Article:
Pembroke Castle stands on a site that has been occupied at least since the Roman period. Roger de Montgomerie, 1st Earl of Shrewsbury founded the first castle here in the 11th century. Although only made from earth and wood, Pembroke Castle resisted several Welsh attacks and sieges over the next 30 years. The castle was established at the heart of the Norman-controlled lands of southwest Wales.

When William Rufus died, Arnulf de Montgomery joined his elder brother, Robert of Bellême, in rebellion against Henry I, William's brother and successor as king; when the rebellion failed, he was forced to forfeit all his British lands and titles. Henry appointed his castellan, but when the chosen ally turned out to be incompetent, the King reappointed Gerald in 1102. By 1138 King Stephen had given Pembroke Castle to Gilbert de Clare who used it as an important base in the Norman invasion of Ireland.

In August 1189 Richard I arranged the marriage of Isabel, de Clare's granddaughter, to William Marshal who received both the castle and the title, Earl of Pembroke. He had the castle rebuilt in stone and established the great keep at the same time. Marshal was succeeded in turn by each of his five sons. His third son, Gilbert Marshal, was responsible for enlarging and further strengthening the castle between 1234 and 1241.

Later de Valence family held Pembroke for 70 years. During this time, the town was fortified with defensive walls, three main gates and a postern. Pembroke Castle became de Valence's military base for fighting the Welsh princes during the conquest of North Wales by Edward I between 1277 and 1295.

Pembroke Castle then reverted to the crown. In the 15th and 16th centuries, the castle was a place of peace until the outbreak of the English Civil War. Although most of South Wales sided with the King, Pembroke declared for Parliament. It was besieged by Royalist troops but was saved after Parliamentary reinforcements arrived by sea from nearby Milford Haven. Parliamentary forces then went on to capture the Royalist castles of Tenby, Haverfordwest and Carew.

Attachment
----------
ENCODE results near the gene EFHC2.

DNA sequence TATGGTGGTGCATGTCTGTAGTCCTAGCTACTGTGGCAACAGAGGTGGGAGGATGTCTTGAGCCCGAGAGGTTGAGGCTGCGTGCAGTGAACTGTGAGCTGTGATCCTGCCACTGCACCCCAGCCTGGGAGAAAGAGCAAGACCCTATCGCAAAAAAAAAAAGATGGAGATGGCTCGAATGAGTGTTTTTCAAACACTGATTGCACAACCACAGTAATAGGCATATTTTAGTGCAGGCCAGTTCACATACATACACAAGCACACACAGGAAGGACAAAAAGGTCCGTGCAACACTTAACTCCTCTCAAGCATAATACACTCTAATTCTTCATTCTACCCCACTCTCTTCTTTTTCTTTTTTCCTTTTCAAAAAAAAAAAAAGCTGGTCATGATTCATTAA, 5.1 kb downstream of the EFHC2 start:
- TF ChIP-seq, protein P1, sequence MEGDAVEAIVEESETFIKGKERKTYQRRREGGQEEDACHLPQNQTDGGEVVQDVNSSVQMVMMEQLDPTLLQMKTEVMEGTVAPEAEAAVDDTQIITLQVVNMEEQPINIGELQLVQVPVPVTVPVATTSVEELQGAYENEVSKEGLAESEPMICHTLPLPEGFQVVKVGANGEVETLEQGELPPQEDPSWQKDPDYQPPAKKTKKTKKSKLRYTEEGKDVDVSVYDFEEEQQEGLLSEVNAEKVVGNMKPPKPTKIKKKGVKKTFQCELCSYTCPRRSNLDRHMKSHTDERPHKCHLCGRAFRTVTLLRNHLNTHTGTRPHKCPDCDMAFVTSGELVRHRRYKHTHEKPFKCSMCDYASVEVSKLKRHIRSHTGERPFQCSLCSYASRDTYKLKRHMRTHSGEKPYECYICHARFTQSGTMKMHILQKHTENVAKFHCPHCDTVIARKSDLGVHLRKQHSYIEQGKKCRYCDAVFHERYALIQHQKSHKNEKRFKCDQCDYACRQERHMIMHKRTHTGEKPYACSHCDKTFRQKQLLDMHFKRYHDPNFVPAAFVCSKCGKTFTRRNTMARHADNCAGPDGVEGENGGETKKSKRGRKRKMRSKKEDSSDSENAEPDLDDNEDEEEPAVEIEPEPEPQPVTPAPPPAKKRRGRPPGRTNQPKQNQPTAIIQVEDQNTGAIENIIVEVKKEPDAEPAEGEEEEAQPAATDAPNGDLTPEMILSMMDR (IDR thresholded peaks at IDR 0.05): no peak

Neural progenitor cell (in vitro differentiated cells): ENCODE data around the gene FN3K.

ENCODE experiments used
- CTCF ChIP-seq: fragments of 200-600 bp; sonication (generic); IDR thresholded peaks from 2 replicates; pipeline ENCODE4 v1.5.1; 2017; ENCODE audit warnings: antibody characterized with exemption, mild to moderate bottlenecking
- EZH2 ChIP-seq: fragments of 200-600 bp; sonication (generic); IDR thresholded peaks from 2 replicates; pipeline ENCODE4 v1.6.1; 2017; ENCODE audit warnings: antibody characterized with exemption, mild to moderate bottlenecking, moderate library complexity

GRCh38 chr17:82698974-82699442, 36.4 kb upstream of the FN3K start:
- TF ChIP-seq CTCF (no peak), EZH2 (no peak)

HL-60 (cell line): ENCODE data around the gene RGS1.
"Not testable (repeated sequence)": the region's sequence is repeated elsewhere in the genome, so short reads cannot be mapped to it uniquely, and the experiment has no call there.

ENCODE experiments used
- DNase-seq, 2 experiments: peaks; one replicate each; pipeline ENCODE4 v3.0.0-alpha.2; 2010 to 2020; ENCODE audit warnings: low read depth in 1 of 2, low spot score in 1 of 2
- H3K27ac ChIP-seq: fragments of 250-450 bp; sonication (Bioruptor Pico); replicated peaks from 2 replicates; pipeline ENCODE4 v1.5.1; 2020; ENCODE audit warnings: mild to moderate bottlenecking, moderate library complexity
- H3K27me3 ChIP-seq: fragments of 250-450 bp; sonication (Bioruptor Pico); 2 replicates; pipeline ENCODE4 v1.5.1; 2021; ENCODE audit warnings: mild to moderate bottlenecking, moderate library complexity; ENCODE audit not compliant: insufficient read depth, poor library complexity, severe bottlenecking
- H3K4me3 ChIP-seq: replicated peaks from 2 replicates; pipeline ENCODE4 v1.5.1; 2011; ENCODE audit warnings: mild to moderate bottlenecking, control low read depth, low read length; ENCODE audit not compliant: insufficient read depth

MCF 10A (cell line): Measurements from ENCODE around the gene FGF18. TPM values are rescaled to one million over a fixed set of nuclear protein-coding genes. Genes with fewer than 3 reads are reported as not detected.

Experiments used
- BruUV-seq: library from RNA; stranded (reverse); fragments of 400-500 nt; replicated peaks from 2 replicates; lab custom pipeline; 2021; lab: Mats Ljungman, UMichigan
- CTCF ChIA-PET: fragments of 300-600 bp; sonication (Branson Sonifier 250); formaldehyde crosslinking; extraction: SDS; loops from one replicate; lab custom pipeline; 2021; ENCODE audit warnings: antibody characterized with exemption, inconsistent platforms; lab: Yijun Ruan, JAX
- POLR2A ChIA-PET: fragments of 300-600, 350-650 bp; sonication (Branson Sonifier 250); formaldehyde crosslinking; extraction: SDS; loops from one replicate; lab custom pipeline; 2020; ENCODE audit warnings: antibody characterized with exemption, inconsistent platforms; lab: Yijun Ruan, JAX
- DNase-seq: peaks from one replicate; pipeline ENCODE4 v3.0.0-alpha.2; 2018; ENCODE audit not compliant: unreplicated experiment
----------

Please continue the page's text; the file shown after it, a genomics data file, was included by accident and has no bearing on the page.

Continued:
In 1648, at the beginning of the Second Civil War, Pembroke's commander Colonel John Poyer led a Royalist uprising. Oliver Cromwell came to Pembroke on 24 May 1648 and took the castle after a seven-week siege. Its three leaders were found guilty of treason and Cromwell ordered the castle to be destroyed. Townspeople were even encouraged to disassemble the fortress and re-use its stone for their purposes.

The castle was then abandoned and allowed to decay. It remained in ruins until 1880, when a three-year restoration project was undertaken. Nothing further was done until 1928, when Major-General Sir Ivor Philipps acquired the castle and began an extensive restoration of the castle's walls, gatehouses, and towers. After his death, a trust was set up for the castle, jointly managed by the Philipps family and Pembroke town council.

Architecture

The castle is sited on a strategic rocky promontory by the Milford Haven Waterway. The first fortification on the site was a Norman motte-and-bailey. It had earthen ramparts and a timber palisade.

In 1189, Pembroke Castle was acquired by William Marshal. He soon became Lord Marshal of England, and set about turning the earth and wood fort into an impressive Norman stone castle. The inner ward, which was constructed first, contains the huge round keep with its domed roof. Its original first-floor entrance was through an external stairwell. Inside, a spiral staircase connected its four stories. The keep's domed roof also has several putlog holes that supported a wooden fighting-platform. If the castle was attacked, the hoarding allowed defenders to go out beyond the keep's massive walls above the heads of the attackers.

The inner ward's curtain wall had a large horseshoe-shaped gateway. But only a thin wall was required along the promontory. This section of the wall has a small observation turret and a square stone platform. Domestic buildings including William Marshal's Great Hall and private apartments were within the inner ward. The 13th century keep is 23 metres tall with walls up to 6 metres thick at its base.

In the late 13th century, additional buildings were added to the inner ward, including a new Great Hall. A 55-step spiral staircase was also created that led down to a large limestone cave, known as Wogan Cavern, beneath the castle. The cave, which was created by natural water erosion, was fortified with a wall, a barred gateway and arrowslits. It may have served as a boathouse or a sallyport to the river where cargo or people could have been transferred.

The outer ward was defended by a large twin-towered gatehouse, a barbican and several round towers. The outer wall is 5 metres thick in places and constructed from Siltstone ashlar.

Although Pembroke Castle is a Norman-style enclosure castle with great keep, it can be more accurately described as a linear fortification because, like the later 13th-century castles at Caernarfon and Conwy, it was built on a rocky promontory surrounded by water. This meant that attacking forces could only assault on a narrow front. Architecturally, Pembroke's thickest walls and towers are all concentrated on its landward side facing the town, with Pembroke River providing a natural defense around the rest of its perimeter.